Deployment and the break fix
Ironically, after deployment to production finally occurs, if something goes awry, the business needs to fix it immediately. Usually this will be achieved by a last minute “break fix”, where the earlier qualms to deployment are temporarily forgotten. The business demands a quick code turnaround, the justification being that it is a “fixing a bug” and “not adding functionality.” It would make sense if this type of responsive mentality was the norm throughout the development cycle and not adopted only for emergencies.
Easing business qualms
As developers we take pride in iterative, well tested code and automated deployments. However, we also need to work with the business and understand why code can’t be pushed frequently into production, and minimize the delays where possible. Sure, there are applications where the nature is truly mission critical or it’s a legacy application where granular deployments are far from trivial. However, for all the other scenarios (which I suspect are the norm) where business fear is the driving force, we can work with the business to ease these qualms.
Quick and predictable
To do so, we need to demonstrate to the business that deployments to production can be a pleasant experience for both project managers and end users. Deployments should be:
- quick and predictable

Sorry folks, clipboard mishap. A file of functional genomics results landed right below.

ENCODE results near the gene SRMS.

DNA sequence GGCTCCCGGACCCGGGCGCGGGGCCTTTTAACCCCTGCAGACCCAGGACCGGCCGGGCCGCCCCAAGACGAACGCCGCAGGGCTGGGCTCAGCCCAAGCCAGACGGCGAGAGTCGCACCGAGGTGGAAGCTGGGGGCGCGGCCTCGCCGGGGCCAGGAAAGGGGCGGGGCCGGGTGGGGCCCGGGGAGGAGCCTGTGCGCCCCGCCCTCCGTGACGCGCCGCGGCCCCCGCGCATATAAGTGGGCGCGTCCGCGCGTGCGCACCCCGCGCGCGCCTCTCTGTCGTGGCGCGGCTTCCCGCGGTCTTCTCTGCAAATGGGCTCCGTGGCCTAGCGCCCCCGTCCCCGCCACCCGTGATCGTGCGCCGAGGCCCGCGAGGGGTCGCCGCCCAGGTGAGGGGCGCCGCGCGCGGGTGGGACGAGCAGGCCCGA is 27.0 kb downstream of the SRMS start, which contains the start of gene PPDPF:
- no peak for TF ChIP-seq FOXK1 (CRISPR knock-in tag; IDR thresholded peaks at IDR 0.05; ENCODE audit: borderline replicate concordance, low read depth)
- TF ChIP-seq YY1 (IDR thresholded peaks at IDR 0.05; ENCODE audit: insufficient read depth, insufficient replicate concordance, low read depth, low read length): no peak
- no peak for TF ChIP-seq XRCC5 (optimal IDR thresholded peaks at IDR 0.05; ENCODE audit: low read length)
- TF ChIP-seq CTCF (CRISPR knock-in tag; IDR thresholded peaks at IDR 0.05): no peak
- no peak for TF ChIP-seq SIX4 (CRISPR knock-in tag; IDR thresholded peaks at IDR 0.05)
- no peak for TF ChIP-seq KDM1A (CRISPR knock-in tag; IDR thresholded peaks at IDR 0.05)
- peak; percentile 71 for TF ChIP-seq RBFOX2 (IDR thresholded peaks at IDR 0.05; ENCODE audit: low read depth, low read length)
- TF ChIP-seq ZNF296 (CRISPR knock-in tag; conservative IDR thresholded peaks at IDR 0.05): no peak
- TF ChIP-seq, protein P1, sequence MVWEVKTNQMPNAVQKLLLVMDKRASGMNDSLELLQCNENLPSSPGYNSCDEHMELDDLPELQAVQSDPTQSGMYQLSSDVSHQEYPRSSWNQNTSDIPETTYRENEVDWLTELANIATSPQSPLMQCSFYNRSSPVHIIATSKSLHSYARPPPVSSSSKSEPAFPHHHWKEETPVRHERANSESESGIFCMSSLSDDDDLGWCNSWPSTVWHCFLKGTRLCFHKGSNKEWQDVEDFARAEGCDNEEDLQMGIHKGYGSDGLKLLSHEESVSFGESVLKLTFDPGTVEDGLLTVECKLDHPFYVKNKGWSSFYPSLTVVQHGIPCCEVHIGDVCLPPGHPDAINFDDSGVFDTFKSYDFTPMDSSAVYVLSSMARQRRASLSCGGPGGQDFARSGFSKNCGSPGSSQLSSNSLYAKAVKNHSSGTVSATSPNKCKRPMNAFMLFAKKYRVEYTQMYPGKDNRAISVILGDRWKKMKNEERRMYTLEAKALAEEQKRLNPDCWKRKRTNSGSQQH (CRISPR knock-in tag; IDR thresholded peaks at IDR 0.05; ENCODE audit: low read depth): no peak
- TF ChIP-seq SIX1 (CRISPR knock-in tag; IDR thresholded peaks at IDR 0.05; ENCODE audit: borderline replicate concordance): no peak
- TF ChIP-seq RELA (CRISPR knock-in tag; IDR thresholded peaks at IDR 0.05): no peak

- a graceful and seamless upgrade to the end user
- responsive and understanding to any errors/oversights that arise
The more frequently we deploy, the better we become at making it a good experience for the business.
In the end, if doesn’t matter if you can go from dev to staging in 60 seconds, if your code is left sitting in the garage.
Three years ago today, a group of eager new ThoughtWorkers from six countries embarked on a four-month journey in Bangalore, India - the inaugural ThoughtWorks University.
As I sit here and reflect, it’s hard to believe that three years have passed. The name may have changed from ThoughtWorks Global Boot Camp to ThoughtWorks University (TWU), but the fond memories of being part of this technically, culturally and socially engaging experience have not.
The foundation for the practices and principles that I utilize daily on software projects today, were set, strengthened and molded through this experience. Some of these concepts, which I view as indispensable today, include TDD, pair programming, continuous integration, short iterations, stand ups, story cards with stickies, retrospectives and refactoring. TWU was also socially and culturally rewarding, spawning a wonderful network of colleagues and friends and getting immersed in the colorful Indian culture.
Throughout TWU, I kept a blog to keep track of my learnings and experiences. Below is an excerpt from the final blog entry I wrote back in 2005, recapping my TWU experience:
Bangalore was amazing - the paradoxical skyscraper next to a hut serving chai, women wearing sarees talking on cell-phones in rickshaws and business men grabbing a bite at the local darshini. It was a city in transition and I am awed by the potential that lies in India - it’s population coupled with the number of bright graduates per year is astounding. I will miss the sights and sounds of India - the hustle and bustle (with some honking) of a big city and the simplicity and serenity of cows wandering the streets.